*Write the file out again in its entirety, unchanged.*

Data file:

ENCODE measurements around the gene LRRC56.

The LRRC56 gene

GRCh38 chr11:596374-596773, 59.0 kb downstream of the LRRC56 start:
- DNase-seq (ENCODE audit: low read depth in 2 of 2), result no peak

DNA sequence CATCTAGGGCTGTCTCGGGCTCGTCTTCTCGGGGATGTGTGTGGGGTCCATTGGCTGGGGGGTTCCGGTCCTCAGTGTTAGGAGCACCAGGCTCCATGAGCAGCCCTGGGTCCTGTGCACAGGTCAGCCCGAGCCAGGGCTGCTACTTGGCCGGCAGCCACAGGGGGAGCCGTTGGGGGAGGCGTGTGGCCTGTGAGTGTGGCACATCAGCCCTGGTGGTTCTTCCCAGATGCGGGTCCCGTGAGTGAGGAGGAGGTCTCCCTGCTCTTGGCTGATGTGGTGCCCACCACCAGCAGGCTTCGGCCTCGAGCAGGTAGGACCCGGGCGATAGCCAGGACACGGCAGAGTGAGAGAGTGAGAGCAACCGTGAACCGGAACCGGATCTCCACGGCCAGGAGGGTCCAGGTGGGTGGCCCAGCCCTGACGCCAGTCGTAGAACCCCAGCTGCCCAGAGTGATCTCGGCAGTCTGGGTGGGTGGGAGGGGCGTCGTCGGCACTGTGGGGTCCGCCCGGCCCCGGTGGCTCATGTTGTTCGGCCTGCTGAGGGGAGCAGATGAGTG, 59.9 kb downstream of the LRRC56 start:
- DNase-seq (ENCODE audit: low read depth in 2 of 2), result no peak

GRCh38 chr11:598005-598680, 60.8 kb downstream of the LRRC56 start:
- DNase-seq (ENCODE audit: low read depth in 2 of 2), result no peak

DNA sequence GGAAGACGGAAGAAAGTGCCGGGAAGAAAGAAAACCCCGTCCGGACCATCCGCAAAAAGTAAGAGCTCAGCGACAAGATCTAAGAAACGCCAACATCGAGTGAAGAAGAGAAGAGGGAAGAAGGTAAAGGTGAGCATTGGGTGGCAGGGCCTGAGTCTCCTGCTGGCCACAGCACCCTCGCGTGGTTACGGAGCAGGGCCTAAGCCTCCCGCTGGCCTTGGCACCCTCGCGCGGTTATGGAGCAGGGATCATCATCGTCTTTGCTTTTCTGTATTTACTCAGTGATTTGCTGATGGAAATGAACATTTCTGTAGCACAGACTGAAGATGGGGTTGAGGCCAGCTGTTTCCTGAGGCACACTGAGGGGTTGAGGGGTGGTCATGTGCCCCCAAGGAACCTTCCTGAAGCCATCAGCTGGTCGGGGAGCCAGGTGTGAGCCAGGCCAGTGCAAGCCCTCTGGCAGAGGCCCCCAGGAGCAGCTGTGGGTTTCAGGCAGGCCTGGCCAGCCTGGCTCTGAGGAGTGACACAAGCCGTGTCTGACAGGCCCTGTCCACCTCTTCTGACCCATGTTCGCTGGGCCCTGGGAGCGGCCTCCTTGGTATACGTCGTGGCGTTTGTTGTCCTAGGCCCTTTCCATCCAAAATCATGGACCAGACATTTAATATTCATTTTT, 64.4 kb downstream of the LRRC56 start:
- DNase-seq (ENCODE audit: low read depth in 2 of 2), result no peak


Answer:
ENCODE measurements around the gene LRRC56.

The LRRC56 gene

GRCh38 chr11:596374-596773, 59.0 kb downstream of the LRRC56 start:
- DNase-seq (ENCODE audit: low read depth in 2 of 2), result no peak

DNA sequence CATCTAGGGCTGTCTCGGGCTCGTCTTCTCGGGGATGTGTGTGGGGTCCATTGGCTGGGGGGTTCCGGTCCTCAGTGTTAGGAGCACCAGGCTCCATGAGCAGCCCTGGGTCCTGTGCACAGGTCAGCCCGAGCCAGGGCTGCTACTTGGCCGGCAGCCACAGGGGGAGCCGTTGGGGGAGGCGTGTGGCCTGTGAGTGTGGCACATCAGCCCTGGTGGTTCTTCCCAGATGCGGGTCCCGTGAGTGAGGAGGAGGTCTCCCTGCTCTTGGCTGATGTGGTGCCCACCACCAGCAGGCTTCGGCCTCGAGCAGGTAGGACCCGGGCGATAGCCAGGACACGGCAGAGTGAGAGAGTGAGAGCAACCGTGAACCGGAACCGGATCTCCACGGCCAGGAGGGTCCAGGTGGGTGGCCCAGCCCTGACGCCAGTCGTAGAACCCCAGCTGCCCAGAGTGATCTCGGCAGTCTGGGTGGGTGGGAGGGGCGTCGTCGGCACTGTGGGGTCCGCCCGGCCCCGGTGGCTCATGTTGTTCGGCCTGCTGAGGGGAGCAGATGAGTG, 59.9 kb downstream of the LRRC56 start:
- DNase-seq (ENCODE audit: low read depth in 2 of 2), result no peak

GRCh38 chr11:598005-598680, 60.8 kb downstream of the LRRC56 start:
- DNase-seq (ENCODE audit: low read depth in 2 of 2), result no peak

DNA sequence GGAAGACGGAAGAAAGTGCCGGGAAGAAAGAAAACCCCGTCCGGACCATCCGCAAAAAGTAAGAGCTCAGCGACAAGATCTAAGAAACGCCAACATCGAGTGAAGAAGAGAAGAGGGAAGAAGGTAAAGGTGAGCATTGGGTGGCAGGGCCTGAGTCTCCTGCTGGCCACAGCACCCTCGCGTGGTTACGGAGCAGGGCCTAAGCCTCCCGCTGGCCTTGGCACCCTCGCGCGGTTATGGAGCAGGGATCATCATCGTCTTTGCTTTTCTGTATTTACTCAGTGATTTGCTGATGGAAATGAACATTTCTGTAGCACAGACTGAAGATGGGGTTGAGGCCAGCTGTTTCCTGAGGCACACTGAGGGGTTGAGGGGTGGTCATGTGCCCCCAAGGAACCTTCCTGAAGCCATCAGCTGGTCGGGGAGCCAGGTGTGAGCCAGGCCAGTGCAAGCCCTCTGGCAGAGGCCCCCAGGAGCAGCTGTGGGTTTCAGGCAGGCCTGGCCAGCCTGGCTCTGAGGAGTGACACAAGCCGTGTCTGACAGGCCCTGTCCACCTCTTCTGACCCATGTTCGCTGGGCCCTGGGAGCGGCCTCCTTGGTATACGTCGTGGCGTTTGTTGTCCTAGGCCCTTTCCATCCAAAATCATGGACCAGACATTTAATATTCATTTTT, 64.4 kb downstream of the LRRC56 start:
- DNase-seq (ENCODE audit: low read depth in 2 of 2), result no peak